Daily activities like stretching, hiking, walking, and running help reduce stress level, maintain muscle tone and flexibility, and promote optimal body function. For many dogs weight gain is a simple result of too much food and too little activity. However, there may be other contributing factors, which is why we suggest you should check with your vet before starting your dog on any exercise program.

So where to begin?  Start with a basic check of your dog’s body shape. Too thin, too heavy, or just right? Hopefully, your dog’s shape is just right, and maintenance is your goal.

A walk around the neighborhood is a good building block for fitness, and although dogs like routine, it can become boring. Shake things up by going for walk along any of our many urban nature trails. A hands-free leash will help you maintain an aerobic pace. For a less aerobic workout for you, try a trip to dog beach. Either way, be sure to take along plenty of water. The Lixit Thirsty Dog sport bottle or collapsible water bowls like the Ruffwear Quencher or Itzadog's Zuka Bowl are ideal.

To keep your workout well rounded, don't forget doggie stretches. Stretching is best done once the muscles are warmed up. Enroll in a tricks class to learn fun ways to help your dog stretch and develop a good sense of body balance. For some inspiration check out this cool dog aerobics video:


When your pooch is ready for it, kick it up a notch. The Ruffwear Singletrack Pack can be used for trips around the block. The pack features two large, side pockets plus a couple of external pockets. Removable water bladders are included. If a backpack is new for your dog, start with an empty load and gradually work up to heavier loads. It's recommended that your dog carry no more than 25-30% of his body weight.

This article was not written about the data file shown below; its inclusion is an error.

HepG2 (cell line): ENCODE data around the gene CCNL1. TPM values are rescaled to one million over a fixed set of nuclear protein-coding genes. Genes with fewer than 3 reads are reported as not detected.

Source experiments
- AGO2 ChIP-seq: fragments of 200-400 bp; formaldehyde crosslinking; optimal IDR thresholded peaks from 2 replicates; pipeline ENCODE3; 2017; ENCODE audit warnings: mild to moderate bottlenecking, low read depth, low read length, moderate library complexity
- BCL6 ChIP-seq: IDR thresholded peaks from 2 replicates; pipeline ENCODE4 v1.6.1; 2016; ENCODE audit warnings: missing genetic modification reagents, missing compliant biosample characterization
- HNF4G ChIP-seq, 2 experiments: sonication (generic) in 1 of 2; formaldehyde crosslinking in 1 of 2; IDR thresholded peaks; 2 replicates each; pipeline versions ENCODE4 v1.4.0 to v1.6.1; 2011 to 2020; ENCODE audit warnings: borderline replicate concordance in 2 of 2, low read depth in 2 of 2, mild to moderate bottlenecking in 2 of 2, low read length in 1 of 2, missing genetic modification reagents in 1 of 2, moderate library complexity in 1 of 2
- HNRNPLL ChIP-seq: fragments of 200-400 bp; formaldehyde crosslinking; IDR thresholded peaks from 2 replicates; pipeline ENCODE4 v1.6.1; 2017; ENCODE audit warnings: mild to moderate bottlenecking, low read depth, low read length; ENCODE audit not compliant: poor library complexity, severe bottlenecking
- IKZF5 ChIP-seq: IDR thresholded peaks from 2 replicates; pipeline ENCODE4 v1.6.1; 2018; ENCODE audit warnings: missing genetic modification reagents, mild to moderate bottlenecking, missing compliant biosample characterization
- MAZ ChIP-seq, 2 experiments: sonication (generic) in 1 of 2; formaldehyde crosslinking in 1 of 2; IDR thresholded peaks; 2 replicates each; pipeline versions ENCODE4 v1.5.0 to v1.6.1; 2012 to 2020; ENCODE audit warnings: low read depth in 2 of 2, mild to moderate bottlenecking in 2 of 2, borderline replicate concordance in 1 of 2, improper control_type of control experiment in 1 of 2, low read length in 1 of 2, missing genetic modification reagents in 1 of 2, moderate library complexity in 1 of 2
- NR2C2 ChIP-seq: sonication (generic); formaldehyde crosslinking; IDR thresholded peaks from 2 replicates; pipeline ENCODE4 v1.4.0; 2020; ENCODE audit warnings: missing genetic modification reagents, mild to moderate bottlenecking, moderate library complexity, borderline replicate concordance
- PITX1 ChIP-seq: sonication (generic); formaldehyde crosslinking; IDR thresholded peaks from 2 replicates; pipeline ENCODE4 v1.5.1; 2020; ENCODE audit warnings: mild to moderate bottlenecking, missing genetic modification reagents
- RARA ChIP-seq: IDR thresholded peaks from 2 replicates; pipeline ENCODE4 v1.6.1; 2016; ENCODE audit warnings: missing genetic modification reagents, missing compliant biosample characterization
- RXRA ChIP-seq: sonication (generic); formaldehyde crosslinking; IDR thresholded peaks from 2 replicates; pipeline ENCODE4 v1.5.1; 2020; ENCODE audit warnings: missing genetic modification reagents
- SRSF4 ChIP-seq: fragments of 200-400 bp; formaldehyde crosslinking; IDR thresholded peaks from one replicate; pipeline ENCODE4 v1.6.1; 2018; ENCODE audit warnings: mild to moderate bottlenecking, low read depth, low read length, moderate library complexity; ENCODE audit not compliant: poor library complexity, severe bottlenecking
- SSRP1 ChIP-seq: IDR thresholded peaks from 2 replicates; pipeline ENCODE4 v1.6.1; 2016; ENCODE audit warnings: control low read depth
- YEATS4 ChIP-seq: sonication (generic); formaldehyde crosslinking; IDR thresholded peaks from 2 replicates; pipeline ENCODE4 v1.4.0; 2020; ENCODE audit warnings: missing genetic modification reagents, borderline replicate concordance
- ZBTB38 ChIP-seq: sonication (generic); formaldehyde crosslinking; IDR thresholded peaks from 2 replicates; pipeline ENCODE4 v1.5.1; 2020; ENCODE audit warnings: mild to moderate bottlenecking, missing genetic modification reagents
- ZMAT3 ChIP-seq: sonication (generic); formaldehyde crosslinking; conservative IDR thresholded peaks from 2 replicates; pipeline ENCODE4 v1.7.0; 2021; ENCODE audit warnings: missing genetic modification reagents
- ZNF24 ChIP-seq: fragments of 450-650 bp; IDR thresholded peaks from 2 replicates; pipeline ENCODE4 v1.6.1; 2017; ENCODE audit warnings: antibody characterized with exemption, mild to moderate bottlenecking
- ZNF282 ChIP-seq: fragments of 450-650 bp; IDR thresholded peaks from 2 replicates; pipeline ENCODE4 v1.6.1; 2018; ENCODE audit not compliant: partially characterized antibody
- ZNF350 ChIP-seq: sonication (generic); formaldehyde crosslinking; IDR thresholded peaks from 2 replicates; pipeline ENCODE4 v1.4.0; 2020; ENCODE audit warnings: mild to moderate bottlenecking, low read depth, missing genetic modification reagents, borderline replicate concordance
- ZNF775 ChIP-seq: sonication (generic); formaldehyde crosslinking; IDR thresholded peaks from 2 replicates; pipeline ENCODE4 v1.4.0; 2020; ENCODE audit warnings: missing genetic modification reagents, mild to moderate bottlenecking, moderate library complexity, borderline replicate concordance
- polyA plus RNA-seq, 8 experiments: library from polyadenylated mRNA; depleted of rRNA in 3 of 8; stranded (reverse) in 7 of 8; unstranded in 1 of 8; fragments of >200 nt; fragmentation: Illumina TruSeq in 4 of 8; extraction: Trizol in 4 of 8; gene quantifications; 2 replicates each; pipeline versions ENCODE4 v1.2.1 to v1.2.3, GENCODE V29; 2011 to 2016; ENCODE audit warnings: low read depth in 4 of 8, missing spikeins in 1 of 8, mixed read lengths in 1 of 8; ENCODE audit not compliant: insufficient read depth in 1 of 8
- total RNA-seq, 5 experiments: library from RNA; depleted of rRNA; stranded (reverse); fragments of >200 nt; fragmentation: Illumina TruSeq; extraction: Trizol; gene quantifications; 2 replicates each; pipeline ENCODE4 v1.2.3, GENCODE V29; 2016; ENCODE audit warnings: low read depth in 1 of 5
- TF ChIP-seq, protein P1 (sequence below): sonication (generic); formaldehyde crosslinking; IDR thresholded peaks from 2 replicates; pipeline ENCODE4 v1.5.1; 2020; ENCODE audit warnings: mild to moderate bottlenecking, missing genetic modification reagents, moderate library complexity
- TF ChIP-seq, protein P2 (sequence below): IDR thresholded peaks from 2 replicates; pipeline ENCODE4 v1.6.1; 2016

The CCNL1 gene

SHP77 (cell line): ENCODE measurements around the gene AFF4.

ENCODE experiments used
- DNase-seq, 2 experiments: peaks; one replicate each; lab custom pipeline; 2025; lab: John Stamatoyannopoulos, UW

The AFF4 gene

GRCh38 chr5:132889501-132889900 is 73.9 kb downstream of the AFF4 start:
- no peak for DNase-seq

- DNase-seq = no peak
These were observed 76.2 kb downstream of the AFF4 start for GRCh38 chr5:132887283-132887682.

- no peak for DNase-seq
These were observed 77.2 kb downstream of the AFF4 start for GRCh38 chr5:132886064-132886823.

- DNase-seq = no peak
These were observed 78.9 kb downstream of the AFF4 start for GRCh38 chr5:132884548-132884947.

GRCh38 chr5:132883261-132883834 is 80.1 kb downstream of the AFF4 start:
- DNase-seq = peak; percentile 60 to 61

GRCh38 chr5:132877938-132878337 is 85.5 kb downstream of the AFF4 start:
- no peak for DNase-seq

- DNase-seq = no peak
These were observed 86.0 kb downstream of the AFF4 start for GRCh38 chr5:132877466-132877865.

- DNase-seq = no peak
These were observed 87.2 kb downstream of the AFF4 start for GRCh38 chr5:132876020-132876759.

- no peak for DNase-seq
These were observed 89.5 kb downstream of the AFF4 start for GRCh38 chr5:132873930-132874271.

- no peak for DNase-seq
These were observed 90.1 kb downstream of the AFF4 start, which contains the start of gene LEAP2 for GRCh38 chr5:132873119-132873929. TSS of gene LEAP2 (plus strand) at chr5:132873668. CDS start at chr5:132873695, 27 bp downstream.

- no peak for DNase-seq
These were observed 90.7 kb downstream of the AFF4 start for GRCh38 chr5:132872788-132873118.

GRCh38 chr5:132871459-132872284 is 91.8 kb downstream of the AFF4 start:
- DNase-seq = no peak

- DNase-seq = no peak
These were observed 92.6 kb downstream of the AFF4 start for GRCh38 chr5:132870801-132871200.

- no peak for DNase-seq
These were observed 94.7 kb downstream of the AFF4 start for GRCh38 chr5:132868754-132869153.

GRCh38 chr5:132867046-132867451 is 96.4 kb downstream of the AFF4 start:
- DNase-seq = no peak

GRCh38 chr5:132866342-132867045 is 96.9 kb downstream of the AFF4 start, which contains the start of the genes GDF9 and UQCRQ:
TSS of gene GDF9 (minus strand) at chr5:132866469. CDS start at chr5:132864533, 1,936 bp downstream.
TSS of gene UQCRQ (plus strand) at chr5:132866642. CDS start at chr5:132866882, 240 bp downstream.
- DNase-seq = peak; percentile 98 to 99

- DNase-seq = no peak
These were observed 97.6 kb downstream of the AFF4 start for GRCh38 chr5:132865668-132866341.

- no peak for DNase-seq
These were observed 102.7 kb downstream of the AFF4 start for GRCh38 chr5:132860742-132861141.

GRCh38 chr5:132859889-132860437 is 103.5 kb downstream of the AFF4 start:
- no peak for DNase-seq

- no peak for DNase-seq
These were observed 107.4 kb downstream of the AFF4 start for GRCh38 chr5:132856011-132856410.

Plenty of praise coupled with some lo-cal, single-ingredient training treats like Bravo Training Treats and Real Meat Jerky Bitz (2-3 calories per treat), make activities even better and are easy on the waistline. Be careful though, dogs can suffer sports injuries just like people. So don't let your dog get too crazy, and adjust activities to meet the needs of your dog. Some other exercise safety tips:

  • Dogs can’t sweat to cool off, so it’s up to you to make sure they don’t overheat. Take extra care with black, overweight, older, and short-faced dogs. Plan your activity during the cooler parts of the day.
  • Dogs don’t set limits, so you’ll have to do it for them. If your dog begins to show signs of fatigue, then it’s time to start cooling down.
  • Short dogs just can’t go as far as big dogs. If your pack consists of mixed sizes then plan activities that accommodates their individual limits, like running around at the beach or a game of fetch at the dog park.
  • If your doggie’s been a couch potato, start out easy and build gradually. Overdoing it on the weekend can lead to injuries.
  • Go easy with young dogs. For most dogs, their bones and muscles are still developing until they’re about 18 months old. Check with your vet before starting intensive exercise.

Not sure how your fitness program is working? Stop by our Mission Hills store and hop on our doggie floor scale. If you regularly weigh your dog you’ll catch those excess pounds before they add up.